The camera button is still located on the left-hand side, while the volume up and down rocker has been moved down slightly on the right. This has been done to make space for a new button which gives you instant access to the Internet Explorer favourites menu. The C600 utilises the same mini USB connector, and it will charge over USB as well as with the included AC adaptor.
There's also a 2.5mm audio jack in the bottom of the C600 and the headset is identical to that of the C500. The sound quality it on par with the C500, but not nearly as good as that of newer phones, especially the more specialised music models. The lack of any kind of bass and treble control in the Windows Media player doesn't help to improve things.
The LED found on the front of the C500 has disappeared - the C600 sports two LEDs instead, one on each side of the ear piece. The right one is the power light and the left one is the Bluetooth LED. The power button is still located at the top of the phone alongside the IrDA eye. The speaker has been moved from the left side to a position just behind the power button.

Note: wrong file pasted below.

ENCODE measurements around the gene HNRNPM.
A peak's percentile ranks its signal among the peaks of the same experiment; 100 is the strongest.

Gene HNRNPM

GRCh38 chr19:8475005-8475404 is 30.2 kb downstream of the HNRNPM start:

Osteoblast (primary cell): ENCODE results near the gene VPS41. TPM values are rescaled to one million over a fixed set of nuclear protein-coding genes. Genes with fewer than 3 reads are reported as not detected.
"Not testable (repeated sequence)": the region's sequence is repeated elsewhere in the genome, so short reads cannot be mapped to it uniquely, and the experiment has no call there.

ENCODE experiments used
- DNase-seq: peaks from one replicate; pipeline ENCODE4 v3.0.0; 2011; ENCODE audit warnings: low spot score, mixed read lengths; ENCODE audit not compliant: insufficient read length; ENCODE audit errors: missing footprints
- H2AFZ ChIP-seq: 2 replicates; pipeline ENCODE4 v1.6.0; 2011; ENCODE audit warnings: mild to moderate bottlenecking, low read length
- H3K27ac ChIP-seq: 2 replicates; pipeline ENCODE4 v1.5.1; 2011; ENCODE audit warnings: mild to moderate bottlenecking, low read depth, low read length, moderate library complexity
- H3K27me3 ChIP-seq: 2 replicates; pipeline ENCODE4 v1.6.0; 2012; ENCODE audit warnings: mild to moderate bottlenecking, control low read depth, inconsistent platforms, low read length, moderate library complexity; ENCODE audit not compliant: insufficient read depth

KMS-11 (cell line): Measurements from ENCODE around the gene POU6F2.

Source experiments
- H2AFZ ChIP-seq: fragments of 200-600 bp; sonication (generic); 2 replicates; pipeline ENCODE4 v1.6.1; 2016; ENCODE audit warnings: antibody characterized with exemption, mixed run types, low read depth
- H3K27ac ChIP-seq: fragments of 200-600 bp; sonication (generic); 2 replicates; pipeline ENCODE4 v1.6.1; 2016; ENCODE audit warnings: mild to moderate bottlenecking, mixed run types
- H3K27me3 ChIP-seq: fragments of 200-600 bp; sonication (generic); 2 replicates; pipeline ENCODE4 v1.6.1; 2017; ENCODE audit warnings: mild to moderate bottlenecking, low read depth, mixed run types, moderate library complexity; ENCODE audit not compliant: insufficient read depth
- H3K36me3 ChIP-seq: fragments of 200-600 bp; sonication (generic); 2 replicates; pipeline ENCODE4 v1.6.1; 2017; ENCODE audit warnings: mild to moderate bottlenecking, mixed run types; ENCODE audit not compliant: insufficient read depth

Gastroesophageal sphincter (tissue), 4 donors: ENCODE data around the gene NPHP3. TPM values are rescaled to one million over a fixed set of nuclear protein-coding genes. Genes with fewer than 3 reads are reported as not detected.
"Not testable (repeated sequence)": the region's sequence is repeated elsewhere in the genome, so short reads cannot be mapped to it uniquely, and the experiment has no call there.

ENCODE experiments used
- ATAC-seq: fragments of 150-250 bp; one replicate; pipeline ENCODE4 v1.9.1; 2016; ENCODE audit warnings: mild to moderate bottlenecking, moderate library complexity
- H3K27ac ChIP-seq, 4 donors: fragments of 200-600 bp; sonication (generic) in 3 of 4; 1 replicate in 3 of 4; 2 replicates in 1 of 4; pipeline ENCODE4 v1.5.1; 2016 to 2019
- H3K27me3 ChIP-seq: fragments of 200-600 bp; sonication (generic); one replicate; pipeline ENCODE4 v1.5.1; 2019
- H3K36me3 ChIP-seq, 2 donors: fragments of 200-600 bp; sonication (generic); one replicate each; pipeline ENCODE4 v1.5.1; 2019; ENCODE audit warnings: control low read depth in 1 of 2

The integrated camera in the C500 was fairly disappointing, even a year ago. The C600 has a 1.3 megapixel unit which captures stills at a maximum resolution of 1280 x 1024. Video is recorded at a fairly paltry 176 x 144 pixels in MPEG 4, H.263 or Motion-JPEG AVI formats.
The internal workings have been given an overhaul as well; the processor has been upgraded from an OMAP 730 to an OMAP 850, but rather strangely the clock speed has been reduced by 5MHz from 200 to 195MHz. The memory has changed, not in terms of size but allocation, so the C600 has a lot more available system memory, but in turn you get less storage capacity. Orange bundles a 32MB Mini SD card with the handset, double the capacity of the one the C500 shipped with. Still, this is fairly stingy when you consider that a 128MB card will set you back no more than £10 and the cost to Orange would be even less.